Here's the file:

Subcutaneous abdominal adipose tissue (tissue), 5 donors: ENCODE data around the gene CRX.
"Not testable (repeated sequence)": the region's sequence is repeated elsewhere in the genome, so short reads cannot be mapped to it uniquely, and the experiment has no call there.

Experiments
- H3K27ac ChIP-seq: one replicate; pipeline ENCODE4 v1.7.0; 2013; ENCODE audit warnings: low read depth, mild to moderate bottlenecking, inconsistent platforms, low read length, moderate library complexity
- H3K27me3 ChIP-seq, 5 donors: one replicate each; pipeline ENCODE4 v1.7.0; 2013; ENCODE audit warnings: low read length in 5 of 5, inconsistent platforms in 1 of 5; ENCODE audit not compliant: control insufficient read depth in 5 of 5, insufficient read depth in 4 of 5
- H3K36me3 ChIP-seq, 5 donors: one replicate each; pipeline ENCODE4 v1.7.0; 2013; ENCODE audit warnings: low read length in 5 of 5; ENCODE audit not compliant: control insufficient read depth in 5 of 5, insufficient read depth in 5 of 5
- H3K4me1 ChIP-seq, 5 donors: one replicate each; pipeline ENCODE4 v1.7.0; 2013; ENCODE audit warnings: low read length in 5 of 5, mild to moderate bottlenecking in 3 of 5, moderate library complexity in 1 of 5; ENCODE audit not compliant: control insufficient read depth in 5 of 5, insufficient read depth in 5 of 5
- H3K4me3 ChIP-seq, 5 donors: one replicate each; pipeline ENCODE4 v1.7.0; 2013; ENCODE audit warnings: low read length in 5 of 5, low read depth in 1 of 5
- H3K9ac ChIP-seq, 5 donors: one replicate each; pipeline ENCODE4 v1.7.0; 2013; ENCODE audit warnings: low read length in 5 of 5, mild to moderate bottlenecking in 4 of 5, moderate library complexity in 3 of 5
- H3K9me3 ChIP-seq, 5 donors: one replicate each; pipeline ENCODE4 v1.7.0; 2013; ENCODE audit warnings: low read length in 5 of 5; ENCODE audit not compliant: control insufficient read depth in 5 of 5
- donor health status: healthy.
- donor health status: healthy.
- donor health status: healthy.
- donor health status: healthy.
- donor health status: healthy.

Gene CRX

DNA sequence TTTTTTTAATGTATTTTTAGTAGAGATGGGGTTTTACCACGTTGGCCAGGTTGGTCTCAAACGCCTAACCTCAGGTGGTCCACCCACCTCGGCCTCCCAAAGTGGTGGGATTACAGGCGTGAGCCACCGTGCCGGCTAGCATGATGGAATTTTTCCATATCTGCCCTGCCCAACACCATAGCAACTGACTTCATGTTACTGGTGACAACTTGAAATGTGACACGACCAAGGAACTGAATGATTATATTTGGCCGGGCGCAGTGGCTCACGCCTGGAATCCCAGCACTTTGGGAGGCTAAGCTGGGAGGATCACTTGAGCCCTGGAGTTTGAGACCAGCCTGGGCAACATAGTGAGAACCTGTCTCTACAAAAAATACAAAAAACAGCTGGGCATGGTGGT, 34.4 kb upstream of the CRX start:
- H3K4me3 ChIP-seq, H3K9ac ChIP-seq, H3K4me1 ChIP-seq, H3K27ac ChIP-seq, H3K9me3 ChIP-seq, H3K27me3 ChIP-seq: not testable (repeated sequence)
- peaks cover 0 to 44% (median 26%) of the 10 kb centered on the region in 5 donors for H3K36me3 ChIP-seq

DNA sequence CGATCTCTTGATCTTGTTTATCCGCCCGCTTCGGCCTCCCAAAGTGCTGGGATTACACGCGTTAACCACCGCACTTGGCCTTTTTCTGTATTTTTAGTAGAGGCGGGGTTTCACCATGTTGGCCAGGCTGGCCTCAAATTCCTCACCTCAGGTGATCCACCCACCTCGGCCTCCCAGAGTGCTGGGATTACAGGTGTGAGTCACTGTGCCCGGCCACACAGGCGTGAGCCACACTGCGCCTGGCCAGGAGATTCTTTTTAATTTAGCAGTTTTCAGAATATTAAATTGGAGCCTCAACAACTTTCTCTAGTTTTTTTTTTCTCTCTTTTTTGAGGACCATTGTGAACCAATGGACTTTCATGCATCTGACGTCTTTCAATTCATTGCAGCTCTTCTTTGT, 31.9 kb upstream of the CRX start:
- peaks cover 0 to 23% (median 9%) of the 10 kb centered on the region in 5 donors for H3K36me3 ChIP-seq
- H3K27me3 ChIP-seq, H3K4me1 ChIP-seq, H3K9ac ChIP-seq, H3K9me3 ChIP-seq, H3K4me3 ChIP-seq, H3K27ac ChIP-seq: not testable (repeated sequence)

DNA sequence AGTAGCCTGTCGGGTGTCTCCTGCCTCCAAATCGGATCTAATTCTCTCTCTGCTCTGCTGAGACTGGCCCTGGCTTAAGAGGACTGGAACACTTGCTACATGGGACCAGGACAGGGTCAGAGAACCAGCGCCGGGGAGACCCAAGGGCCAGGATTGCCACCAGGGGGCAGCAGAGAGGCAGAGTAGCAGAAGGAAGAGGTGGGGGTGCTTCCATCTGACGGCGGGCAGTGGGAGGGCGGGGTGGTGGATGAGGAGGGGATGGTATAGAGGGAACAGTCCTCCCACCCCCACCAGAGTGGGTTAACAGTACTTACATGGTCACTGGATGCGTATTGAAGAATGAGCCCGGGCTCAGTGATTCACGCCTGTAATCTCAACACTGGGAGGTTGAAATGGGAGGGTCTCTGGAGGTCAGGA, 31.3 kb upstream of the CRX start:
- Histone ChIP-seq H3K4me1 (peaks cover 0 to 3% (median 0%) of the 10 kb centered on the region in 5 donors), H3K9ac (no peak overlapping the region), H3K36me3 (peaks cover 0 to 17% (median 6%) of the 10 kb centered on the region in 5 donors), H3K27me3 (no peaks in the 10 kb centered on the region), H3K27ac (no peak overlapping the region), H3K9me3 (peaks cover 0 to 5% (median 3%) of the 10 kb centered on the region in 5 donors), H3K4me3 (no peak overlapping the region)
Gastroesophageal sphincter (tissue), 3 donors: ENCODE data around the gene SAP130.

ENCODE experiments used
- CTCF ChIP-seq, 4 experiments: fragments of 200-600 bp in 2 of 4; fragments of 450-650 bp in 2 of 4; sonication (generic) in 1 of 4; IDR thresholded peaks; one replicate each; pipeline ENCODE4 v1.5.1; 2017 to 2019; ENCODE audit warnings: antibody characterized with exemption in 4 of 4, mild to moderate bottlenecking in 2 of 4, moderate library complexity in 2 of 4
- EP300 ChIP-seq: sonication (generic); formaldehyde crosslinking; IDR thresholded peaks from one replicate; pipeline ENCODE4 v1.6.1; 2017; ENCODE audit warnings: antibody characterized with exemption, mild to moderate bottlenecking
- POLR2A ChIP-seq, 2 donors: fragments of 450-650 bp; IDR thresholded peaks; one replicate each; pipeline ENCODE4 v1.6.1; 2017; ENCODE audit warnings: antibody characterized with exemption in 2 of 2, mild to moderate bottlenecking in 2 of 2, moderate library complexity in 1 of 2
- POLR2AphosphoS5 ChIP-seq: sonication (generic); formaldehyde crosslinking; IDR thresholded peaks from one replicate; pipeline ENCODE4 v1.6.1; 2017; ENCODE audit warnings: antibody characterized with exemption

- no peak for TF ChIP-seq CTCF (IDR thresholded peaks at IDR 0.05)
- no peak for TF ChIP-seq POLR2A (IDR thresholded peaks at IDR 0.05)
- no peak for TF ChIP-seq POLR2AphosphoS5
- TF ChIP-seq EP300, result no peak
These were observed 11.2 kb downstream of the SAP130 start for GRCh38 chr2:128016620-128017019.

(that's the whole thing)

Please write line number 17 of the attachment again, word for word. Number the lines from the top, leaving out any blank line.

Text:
DNA sequence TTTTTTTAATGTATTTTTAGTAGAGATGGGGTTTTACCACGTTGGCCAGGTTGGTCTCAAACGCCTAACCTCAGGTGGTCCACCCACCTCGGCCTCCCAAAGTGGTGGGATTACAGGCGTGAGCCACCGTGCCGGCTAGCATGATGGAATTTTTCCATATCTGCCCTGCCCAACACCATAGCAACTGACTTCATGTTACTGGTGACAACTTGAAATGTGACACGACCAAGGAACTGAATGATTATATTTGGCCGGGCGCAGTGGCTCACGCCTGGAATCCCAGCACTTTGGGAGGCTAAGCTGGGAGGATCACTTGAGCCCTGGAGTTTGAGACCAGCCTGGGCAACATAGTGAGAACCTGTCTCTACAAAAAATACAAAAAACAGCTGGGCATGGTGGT, 34.4 kb upstream of the CRX start: